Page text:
Minimum Wage: Tax Allowances

Treasury written question – answered on 20th October 2021.

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Photo of Duncan Baker Duncan Baker Conservative, North Norfolk

To ask the Chancellor of the Exchequer, what assessment he has made of the potential merits of increasing the personal allowance in proportion to rises in the National Minimum Wage to ensure as much tax-free income as possible is earned by people on the lowest wages; and what steps he is taking increase the personal allowance to protect as many as people as possible on the lowest earnings from the effects of inflation.

Photo of Lucy Frazer Lucy Frazer The Financial Secretary to the Treasury

The Government remains committed to protecting the living standards of the lowest earners and has taken action to do this. Increases to the real terms value of the Personal Allowance by nearly 50 per cent in the last decade mean that, compared to 2010-11, a typical basic rate taxpayer will pay over £800 less Income Tax in 2021-22.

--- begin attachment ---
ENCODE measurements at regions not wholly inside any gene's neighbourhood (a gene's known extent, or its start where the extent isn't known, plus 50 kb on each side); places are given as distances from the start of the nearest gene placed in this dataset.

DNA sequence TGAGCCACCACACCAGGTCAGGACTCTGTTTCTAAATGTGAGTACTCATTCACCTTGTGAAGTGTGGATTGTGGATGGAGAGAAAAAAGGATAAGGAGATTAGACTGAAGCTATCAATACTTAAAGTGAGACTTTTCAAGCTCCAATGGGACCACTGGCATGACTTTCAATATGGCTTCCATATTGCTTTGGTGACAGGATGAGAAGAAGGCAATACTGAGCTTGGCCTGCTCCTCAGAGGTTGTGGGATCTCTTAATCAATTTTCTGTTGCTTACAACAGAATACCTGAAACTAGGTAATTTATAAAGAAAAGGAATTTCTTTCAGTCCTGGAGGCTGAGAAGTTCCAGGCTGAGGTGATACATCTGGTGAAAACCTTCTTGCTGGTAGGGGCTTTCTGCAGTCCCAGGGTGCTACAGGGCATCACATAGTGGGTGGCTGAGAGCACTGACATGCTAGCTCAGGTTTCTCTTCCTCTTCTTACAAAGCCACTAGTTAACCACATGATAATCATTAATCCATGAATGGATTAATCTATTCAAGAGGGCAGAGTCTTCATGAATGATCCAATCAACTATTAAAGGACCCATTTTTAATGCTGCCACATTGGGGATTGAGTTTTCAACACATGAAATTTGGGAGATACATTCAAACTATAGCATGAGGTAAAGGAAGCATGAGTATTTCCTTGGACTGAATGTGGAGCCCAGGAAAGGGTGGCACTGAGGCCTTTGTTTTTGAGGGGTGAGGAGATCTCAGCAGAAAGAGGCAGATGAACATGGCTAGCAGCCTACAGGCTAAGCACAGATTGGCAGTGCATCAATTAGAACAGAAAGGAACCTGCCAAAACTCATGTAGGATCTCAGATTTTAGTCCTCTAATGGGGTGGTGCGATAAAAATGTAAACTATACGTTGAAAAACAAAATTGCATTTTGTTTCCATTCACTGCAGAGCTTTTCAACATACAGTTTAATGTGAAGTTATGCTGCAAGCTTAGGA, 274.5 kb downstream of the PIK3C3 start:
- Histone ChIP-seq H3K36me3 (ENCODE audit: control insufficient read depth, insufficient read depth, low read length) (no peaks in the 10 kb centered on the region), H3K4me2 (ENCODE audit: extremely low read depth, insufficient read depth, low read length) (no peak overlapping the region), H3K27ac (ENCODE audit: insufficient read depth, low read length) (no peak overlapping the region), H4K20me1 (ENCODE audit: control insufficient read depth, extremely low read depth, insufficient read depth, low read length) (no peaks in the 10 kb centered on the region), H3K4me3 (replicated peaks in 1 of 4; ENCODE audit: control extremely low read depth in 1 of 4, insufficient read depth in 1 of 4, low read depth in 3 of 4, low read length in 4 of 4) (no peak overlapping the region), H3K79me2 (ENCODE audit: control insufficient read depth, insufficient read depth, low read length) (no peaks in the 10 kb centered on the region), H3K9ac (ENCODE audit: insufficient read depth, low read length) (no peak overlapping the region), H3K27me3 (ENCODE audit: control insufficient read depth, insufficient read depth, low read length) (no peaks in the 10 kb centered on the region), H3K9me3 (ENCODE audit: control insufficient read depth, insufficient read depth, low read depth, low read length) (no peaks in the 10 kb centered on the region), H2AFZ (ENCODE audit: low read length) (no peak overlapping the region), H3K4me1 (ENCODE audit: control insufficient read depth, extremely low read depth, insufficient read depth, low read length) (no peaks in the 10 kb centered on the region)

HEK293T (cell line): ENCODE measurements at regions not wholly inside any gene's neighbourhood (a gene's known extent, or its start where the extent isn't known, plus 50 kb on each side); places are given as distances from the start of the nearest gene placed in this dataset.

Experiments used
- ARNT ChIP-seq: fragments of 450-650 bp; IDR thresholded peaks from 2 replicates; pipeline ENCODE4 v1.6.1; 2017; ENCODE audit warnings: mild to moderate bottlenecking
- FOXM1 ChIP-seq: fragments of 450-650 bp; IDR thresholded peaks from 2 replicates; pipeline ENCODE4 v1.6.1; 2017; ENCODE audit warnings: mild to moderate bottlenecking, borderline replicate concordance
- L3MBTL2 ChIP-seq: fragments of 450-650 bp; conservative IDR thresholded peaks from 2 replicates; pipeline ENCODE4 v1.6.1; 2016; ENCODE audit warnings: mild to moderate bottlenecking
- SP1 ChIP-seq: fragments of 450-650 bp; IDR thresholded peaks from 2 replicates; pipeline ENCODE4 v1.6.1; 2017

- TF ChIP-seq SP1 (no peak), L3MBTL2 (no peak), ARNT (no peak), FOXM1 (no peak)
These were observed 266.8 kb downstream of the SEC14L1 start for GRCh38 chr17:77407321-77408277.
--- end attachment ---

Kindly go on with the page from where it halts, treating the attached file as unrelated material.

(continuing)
The Government must also ensure the sustainability of the public finances to fund excellent public services and has done so in a fair and progressive way by maintaining the Income Tax Personal Allowance and Higher Rate Threshold at 2021-22 levels. The 20 per cent highest income households will contribute 15 times that of the 20 per cent lowest income households.

At £12,570, the Personal Allowance is the highest basic personal tax allowance of all countries in the G20, and it remains one of the most generous internationally.

On 1 April 2021, following the recommendations of the Low Pay Commission (LPC), workers on the National Living Wage saw a 2.2 per cent pay increase to £8.91 an hour. The Government remains committed to supporting low paid workers and looks forward to receiving the recommendations for the 2022 National Living and Minimum Wage rates from the independent LPC this Autumn.

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